9. Bring the sauce to a boil. Be sure to stir the sauce from time to time so that it doesn't curdle or scorch.

  10. Prepare the mango. Start by peeling the mango. If your mango is ripe enough, you should be able to nick the skin with your knife, then pull the skin off. Once you have the mango peeled, cut it in half and remove the seed. Cut the mango into thin slices. Repeat this step for the other two mangoes.
    Make Sticky Rice Using Regular Rice Step 32 Version 4.jpg
  11. Scoop the rice onto four plates. You can create more servings than just four, but the portions will be smaller.
    Make Sticky Rice Using Regular Rice Step 33 Version 4.jpg
  12. Arrange the mango slices. You can set them down right next to the rice, or on top of the rice. If you are placing the slices on top of the rice, to overlap them to create a fan-like shape.
    Make Sticky Rice Using Regular Rice Step 34 Version 4.jpg
  13. Drizzle the sauce over the mangoes and rice. If you want, you can also sprinkle some sesame seeds on top of the sauce.

    • Keep in mind that, because you are not using sticky rice, the texture may not be quite the same as in the traditional dish.

[Edit]Video

[Edit]Tips

  • Short grain rice is not the same as sticky rice; however, it does have a higher starch content than regular rice. This means that, compared to other types of rice (such as medium grain or long grain), short grain rice tends to be stickier once cooked.
  • Consider soaking the rice in water for 30 minutes to 4 hours. This will help the rice cook faster.
  • Sticky rice and sushi rice are two different things. Sticky rice comes from Thailand and is commonly used in dessert dishes. Sushi rice is used to make sushi rolls. Because both types of rice have a sticky texture in the end, this article will cover how to make both types.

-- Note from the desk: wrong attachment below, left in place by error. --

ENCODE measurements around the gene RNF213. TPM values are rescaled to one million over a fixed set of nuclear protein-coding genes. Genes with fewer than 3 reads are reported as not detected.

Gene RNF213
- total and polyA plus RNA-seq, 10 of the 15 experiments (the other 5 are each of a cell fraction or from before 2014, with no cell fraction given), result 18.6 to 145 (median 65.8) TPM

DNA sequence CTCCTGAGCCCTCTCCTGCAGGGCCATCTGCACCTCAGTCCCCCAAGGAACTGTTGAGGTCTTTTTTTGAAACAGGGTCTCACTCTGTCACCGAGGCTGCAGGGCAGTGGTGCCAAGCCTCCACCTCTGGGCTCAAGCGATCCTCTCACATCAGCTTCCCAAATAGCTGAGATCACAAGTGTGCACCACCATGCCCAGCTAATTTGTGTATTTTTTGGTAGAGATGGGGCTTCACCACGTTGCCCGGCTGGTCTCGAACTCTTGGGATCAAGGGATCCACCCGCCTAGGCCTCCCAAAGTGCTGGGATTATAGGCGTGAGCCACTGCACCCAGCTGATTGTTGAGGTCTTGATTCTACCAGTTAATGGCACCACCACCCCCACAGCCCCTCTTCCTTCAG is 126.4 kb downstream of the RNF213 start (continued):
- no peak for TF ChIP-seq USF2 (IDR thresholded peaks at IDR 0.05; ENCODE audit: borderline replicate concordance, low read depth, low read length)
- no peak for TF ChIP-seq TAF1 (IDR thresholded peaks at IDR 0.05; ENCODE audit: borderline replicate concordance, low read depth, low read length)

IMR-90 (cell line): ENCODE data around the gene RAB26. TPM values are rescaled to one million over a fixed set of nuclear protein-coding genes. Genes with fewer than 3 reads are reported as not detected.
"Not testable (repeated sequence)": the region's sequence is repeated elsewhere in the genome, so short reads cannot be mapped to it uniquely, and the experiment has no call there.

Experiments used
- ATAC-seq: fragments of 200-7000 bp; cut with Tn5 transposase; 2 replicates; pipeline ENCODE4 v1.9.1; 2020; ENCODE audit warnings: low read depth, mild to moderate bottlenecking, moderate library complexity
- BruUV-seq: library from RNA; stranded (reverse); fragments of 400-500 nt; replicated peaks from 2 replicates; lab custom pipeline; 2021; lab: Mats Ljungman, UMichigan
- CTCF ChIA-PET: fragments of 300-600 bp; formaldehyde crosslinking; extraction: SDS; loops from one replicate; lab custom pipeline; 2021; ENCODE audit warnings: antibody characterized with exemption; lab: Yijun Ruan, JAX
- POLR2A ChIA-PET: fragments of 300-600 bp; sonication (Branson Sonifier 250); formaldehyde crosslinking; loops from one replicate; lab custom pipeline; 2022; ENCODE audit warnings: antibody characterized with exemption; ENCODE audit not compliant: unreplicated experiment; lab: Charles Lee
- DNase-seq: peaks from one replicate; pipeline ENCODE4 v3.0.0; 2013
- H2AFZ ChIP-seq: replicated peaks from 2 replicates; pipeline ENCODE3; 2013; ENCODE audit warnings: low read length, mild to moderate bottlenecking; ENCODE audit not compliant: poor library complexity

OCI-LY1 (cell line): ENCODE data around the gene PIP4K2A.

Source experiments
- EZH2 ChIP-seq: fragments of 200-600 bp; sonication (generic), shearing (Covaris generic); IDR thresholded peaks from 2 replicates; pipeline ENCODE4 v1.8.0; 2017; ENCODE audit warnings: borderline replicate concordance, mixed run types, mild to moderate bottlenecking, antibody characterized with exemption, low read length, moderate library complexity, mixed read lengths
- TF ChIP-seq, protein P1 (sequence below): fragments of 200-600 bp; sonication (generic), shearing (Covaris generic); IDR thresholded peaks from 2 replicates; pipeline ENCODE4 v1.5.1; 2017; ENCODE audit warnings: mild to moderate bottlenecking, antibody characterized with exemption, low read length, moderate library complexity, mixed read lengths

• If you really want to use sticky rice in your recipe, but can't find it anywhere, try searching for it in an Asian market. Not all grocery stores carry sticky rice.
  • A trick that many cooks use to measure water levels is to place their finger just above the rice level. The water level is correct if it stops just under the first knuckle.
  • Sticky rice may also be labeled as "sweet rice," or "glutinous rice."[11]

[Edit]Warnings

  • Be aware that there is no real substitute for sticky rice or sushi rice. It is possible to cook regular rice so that it becomes stickier or mushier, but it will lack the particular flavor and texture that sticky rice is known for.


[Edit]Related wikiHows

[Edit]References

The Kitchn, How to Cook Rice on the Stove


[Edit]Quick Summary

How to Say "I Love You" in American Sign Language

Posted: 13 Feb 2020 12:00 AM PST

In Amsterdam they may say "Ik hou van je." In Paris, they most certainly say "Je t'aime." In Albania, they'll say "Te dua," and in Zulu, "Ngiyakuthanda!" It's the phrase we know as "I love you," and this is how you can say it in American Sign Language (ASL).

[Edit]Steps

[Edit]Signing "I Love You"

  1. Point to yourself.[1]

  2. Make a gentle fist with both hands, and cross them over your heart as if you're hugging somebody close.

  3. Point to your loved one.

  4. Put the steps together all at once, and say, "I love you!"[2]

[Edit]Signing "I Love You" Alternatively

  1. Make a fist. Don't make it too tight, and smile when you do it—you're about to tell somebody something wonderful.

  2. Lift up your pinky finger. This creates the sign language symbol for the personal pronoun "I."[3]

  3. Lift up your index finger. This would resemble horns with the two fingers. Unless you're ready to rock, move quickly to the next step![4]

  4. Lift up your thumb. The index finger and thumb create the letter "L," and the pinky finger in concert with the thumb creates the "Y."[5]

  5. Put the steps together all at once, and say, "I love you!"[6]

[Edit]Video

[Edit]Tips

  • Perform this act to someone you love.
  • Hold your palm facing away from you when you do this.
  • Make sure you have the thumb out. If not, this means (to some people) "rock on!

[Edit]Related wikiHows


[Edit]Quick Summary

[Edit]References